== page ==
Responsible applicant and co-applicants

Employees

Publications

Publication
Carbamylated low-density lipoproteins induce a prothrombotic state via LOX-1: impact on arterial thrombus formation in vivo
HolyErik (2016), Carbamylated low-density lipoproteins induce a prothrombotic state via LOX-1: impact on arterial thrombus formation in vivo, in J Am Coll Cardiol, 68(15), 1664-1676.
Carbamylated Low-Density Lipoproteins Induce a Prothrombotic State Via LOX-1: Impact on Arterial Thrombus Formation In Vivo.
Holy E (2016), Carbamylated Low-Density Lipoproteins Induce a Prothrombotic State Via LOX-1: Impact on Arterial Thrombus Formation In Vivo., in J Am Coll Cardiol, 68, 1664-1676.
Carbamylated low-density lipoprotein induces endothelial dysfunction.
Speer T (2014), Carbamylated low-density lipoprotein induces endothelial dysfunction., in Eur Heart J, 35, 3021-3032.
High-density lipoprotein from patients with coronary heart disease loses anti-thrombotic effects on endothelial cells: impact on arterial thrombus formation.
Holy E (2014), High-density lipoprotein from patients with coronary heart disease loses anti-thrombotic effects on endothelial cells: impact on arterial thrombus formation., in Thromb Haemost, 112, 1024-1035.
PI3K/p110α inhibition selectively interferes with arterial thrombosis and neointima formation, but not re-endothelialization: potential implications for drug-eluting stent design.
Holy E (2014), PI3K/p110α inhibition selectively interferes with arterial thrombosis and neointima formation, but not re-endothelialization: potential implications for drug-eluting stent design., in Eur Heart J, 35, 808-820.

Collaboration

Group / person Country
Types of collaboration
Dr. Dr. Ferdinand H. Bahlmann / Nephrologie Homburg/Saar Germany (Europe)
- in-depth/constructive exchanges on approaches, methods or results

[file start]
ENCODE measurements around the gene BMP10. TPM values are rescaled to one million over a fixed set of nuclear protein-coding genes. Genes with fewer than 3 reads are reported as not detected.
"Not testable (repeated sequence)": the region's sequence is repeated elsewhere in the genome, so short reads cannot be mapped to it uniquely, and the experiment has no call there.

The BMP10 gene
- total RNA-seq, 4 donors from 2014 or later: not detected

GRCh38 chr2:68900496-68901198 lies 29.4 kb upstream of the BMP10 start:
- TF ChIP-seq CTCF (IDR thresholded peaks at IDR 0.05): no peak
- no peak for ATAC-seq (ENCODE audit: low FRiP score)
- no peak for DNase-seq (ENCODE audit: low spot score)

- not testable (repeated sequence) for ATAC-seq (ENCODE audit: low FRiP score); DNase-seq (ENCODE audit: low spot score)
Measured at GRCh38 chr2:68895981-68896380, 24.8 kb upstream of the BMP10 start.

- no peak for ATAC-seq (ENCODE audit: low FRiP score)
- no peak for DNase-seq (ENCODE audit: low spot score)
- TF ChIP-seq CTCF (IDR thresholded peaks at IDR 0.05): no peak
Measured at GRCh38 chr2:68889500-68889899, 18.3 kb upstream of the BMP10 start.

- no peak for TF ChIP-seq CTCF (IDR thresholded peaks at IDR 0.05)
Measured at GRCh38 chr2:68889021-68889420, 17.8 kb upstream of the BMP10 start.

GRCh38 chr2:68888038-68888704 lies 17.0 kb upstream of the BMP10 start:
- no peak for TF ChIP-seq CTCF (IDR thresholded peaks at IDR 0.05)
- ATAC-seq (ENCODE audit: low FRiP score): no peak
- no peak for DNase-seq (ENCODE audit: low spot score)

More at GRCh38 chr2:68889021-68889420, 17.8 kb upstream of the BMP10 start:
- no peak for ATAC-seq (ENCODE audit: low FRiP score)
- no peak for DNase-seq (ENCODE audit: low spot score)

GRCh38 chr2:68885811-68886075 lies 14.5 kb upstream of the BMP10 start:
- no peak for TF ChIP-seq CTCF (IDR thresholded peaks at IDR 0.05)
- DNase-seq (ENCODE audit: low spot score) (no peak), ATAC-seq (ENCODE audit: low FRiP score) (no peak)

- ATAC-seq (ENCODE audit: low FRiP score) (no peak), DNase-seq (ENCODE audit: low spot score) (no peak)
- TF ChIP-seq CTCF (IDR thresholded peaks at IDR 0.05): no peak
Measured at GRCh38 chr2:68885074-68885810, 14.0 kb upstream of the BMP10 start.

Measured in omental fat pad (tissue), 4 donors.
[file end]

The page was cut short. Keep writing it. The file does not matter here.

Abstract

Chronic renal failure is associated with a markedly increased incidence of cardiovascular events such as myocardial infarction and cardiac death. Lowering lipoprotein levels does not affect survival of hemodialysis patients, suggesting that lipoprotein modifications rather than plasma levels trigger vasospasm and thrombosis and thereby evoke cardiovascular events in these patients.Carbamylated lipoproteins are non-enzymatically modified lipoproteins circulating at high plasma concentrations in patients with chronic renal failure. A pathogenic role for these lipoproteins in the progression of atherosclerosis is emerging. However, it is not known whether such lipoproteins modulate vascular tone and thrombosis.In preliminary experiments, we observed that carbamylated low-density lipoproteins induce expression of tissue factor, the key trigger of thrombosis, in a potent manner. Moreover, we discovered that these lipoproteins inhibit endothelium-dependent relaxations mediated by nitric oxide, an important mediator of vascular relaxation and antagonist of vasospasm. Therefore, we believe that this project deserves further investigation.We propose to study the effect of carbamylated low-density and high-density lipoproteins obtained a) by modification of native lipoproteins ex vivo and b) by isolation from patients with chronic renal failure. We will first examine whether these lipoproteins alter a) expression and release of mediators regulating vascular tone as well as b) expression and activity of mediators regulating vascular thrombosis. These experiments will be performed in isolated human cells. We will then investigate whether these alterations are relevant for a) the regulation of vascular tone as well as b) the regulation of vascular thrombosis. These experiments will be performed in isolated mouse and human vessels as well as in a mouse model of arterial thrombosis in vivo. In these experiments, particular attention will be paid to the interaction and the relative importance of the different mediators involved in regulating vascular tone and thrombosis.In this innovative project, we will employ cellular models and animal models of cardiovascular disease as well as human cells and human vessels. We will assess whether carbamylated lipoproteins regulate vascular tone and thrombosis. This information will not only be important for our pathophysiological understanding, but also for current clinical treatment, because we will learn whether it is more important to prevent lipoprotein modification rather than lower lipoprotein levels in patients with chronic renal failure. Hence, this project might influence the current treatment options for these patients.